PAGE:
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CytoJournal 2014,  11:29

Atypical endometrial cells and atypical glandular cells favor endometrial origin in Papanicolaou cervicovaginal tests: Correlation with histologic follow-up and abnormal clinical presentations

1 Department of Anatomic Pathology, Cleveland Clinic, Cleveland, Ohio; Department of Pathology and Laboratory Medicine, Mayo Clinic Arizona, Scottsdale, Arizona, USA
2 Department of Anatomic Pathology, Cleveland Clinic, Cleveland, Ohio, USA
3 Department of Pathology and Laboratory Medicine, Mayo Clinic Arizona, Scottsdale, Arizona, USA

Correspondence Address:
Longwen Chen
Department of Anatomic Pathology, Cleveland Clinic, Cleveland, Ohio; Department of Pathology and Laboratory Medicine, Mayo Clinic Arizona, Scottsdale, Arizona
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Source of Support: None, Conflict of Interest: None

DOI: 10.4103/1742-6413.144686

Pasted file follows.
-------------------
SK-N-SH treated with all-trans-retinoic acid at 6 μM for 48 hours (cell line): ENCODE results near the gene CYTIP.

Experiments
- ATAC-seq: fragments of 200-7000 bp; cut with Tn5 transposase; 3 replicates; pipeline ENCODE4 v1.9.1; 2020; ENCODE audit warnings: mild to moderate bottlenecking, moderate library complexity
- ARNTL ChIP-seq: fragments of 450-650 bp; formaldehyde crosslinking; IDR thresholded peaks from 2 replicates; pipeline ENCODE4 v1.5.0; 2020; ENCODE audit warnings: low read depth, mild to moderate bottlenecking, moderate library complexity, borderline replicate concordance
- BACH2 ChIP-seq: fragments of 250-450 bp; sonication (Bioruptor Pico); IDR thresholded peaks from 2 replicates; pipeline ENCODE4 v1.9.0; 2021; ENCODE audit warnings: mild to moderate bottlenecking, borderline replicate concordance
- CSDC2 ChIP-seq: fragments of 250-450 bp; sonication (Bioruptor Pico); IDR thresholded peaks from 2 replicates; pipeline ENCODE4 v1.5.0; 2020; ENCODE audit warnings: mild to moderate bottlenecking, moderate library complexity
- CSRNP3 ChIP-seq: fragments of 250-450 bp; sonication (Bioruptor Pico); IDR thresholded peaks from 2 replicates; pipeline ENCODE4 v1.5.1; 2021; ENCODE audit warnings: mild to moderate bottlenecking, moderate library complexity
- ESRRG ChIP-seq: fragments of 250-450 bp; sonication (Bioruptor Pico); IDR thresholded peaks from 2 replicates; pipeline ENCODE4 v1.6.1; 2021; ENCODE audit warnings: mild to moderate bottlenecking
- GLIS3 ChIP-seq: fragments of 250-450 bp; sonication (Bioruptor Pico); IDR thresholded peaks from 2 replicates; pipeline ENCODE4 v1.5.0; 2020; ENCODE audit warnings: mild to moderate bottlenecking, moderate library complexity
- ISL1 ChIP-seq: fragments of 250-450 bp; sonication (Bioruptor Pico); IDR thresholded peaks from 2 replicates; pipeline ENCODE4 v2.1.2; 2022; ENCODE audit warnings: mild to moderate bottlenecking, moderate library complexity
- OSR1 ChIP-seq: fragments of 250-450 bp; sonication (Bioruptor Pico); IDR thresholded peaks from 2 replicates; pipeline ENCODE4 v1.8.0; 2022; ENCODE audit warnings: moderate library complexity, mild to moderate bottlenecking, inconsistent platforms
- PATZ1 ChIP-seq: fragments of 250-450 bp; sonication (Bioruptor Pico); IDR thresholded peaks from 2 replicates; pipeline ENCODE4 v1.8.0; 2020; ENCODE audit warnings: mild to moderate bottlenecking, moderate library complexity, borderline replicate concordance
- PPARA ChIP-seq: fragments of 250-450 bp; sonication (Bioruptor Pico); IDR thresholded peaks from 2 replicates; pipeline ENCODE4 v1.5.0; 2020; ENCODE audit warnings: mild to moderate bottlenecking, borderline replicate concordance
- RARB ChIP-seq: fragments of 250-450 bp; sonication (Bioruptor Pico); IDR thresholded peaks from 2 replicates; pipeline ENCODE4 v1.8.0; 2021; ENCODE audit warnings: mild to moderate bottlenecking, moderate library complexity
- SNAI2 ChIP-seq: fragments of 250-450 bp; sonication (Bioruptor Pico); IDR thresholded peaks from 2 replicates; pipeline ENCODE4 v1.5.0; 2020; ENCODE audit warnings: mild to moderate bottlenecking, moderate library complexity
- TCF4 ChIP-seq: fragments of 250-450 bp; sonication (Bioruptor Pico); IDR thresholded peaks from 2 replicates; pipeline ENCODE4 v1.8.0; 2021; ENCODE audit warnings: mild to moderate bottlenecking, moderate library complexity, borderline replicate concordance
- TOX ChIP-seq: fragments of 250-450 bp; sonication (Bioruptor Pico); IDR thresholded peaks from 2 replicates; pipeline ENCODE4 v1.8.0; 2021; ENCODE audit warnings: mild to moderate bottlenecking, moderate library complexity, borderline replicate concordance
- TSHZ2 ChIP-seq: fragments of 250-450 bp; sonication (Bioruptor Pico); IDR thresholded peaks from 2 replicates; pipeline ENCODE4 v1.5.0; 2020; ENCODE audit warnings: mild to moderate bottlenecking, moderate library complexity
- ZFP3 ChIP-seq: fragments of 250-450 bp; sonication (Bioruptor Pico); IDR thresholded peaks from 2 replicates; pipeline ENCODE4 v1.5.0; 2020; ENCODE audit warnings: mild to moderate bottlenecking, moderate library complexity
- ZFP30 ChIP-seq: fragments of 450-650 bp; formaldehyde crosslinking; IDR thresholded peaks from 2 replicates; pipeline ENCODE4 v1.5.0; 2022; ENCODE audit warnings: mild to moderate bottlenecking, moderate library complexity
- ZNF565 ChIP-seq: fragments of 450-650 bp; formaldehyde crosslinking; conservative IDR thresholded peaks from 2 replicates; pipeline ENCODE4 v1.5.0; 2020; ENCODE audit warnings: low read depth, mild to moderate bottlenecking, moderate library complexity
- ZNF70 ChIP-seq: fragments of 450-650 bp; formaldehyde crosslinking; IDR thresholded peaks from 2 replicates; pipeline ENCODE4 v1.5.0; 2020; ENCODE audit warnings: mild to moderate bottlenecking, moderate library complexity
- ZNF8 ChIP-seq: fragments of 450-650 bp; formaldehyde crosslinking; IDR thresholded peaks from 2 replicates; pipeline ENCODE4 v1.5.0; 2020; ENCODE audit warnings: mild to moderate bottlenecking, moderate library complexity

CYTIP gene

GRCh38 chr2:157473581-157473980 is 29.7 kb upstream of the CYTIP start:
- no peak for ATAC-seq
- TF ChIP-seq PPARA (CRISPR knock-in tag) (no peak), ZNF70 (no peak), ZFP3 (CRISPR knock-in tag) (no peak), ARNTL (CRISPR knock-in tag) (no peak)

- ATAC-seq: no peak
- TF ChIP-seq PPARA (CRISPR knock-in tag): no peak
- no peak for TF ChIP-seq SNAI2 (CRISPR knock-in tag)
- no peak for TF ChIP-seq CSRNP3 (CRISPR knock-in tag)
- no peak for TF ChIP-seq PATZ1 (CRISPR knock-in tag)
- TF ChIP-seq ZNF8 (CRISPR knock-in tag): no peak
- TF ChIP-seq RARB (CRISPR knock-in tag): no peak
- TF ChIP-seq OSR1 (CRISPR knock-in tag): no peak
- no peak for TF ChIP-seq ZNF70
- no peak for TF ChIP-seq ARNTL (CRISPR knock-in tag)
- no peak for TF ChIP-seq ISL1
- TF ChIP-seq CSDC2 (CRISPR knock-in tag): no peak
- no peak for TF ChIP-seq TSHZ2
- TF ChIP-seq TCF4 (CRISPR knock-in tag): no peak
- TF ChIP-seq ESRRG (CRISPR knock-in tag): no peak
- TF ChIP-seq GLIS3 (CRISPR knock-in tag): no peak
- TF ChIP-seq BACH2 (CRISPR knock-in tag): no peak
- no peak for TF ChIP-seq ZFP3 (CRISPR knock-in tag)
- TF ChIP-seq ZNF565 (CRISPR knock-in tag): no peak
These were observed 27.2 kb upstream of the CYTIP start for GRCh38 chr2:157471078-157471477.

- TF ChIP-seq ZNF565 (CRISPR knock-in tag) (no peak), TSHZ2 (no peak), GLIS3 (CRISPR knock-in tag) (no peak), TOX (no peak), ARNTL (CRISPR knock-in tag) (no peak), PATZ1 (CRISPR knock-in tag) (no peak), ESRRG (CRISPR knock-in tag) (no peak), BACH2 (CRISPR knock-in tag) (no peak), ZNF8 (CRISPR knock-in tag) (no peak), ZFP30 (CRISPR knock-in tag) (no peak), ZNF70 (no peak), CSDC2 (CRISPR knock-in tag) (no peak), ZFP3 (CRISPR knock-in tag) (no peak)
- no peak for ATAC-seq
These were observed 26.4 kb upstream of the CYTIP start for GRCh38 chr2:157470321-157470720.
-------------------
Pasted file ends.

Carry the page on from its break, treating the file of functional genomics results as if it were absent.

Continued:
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The 2001 Bethesda system recommends further classifying atypical glandular cells (AGCs) as either endocervical or endometrial origin. Numerous studies have investigated the clinical significance of AGC. In this study, we investigated the incidence of clinically significant lesions among women with liquid-based Papanicolaou cervicovaginal (Pap) interpretations of atypical endometrial cells (AEMs) or AGC favor endometrial origin (AGC-EM). More importantly, we correlated patients of AEM or AGC-EM with their clinical presentations to determine if AEM/AGC-EM combined with abnormal vaginal bleeding is associated with a higher incidence of significant endometrial pathology. All liquid-based Pap tests with an interpretation of AEM and AGC-EM from July, 2004 through June, 2009 were retrieved from the database. Women with an interpretation of atypical endocervical cells, AGC, favor endocervical origin or AGC, favor neoplastic were not included in the study. The most severe subsequent histologic diagnoses were recorded for each patient. During this 5-year period, we accessioned 332,470 Pap tests of which 169 (0.05%) were interpreted as either AEM or AGC-EM. Of the 169 patients, 133 had histologic follow-up within the health care system. The patients ranged in age from 21 to 71 years old (mean 49.7). On follow-up histology, 27 (20.3%) had neoplastic/preneoplastic uterine lesions. Among them, 20 patients were diagnosed with adenocarcinoma (18 endometrial, 1 endocervical, and 1 metastatic colorectal), 3 with atypical endometrial hyperplasia, and 4 with endometrial hyperplasia without atypia. All patients with significant endometrial pathology, except one, were over 40 years old, and 22 of 25 patients reported abnormal vaginal bleeding at the time of endometrial biopsy or curettage. This study represents a large series of women with liquid-based Pap test interpretations of AEM and AGC-EM with clinical follow-up. Significant preneoplastic or neoplastic endometrial lesions were identified in 20.3% of patients. Patients with Pap test interpretations of AEM or AGC-EM and the clinical presentation of abnormal vaginal bleeding should be followed closely.


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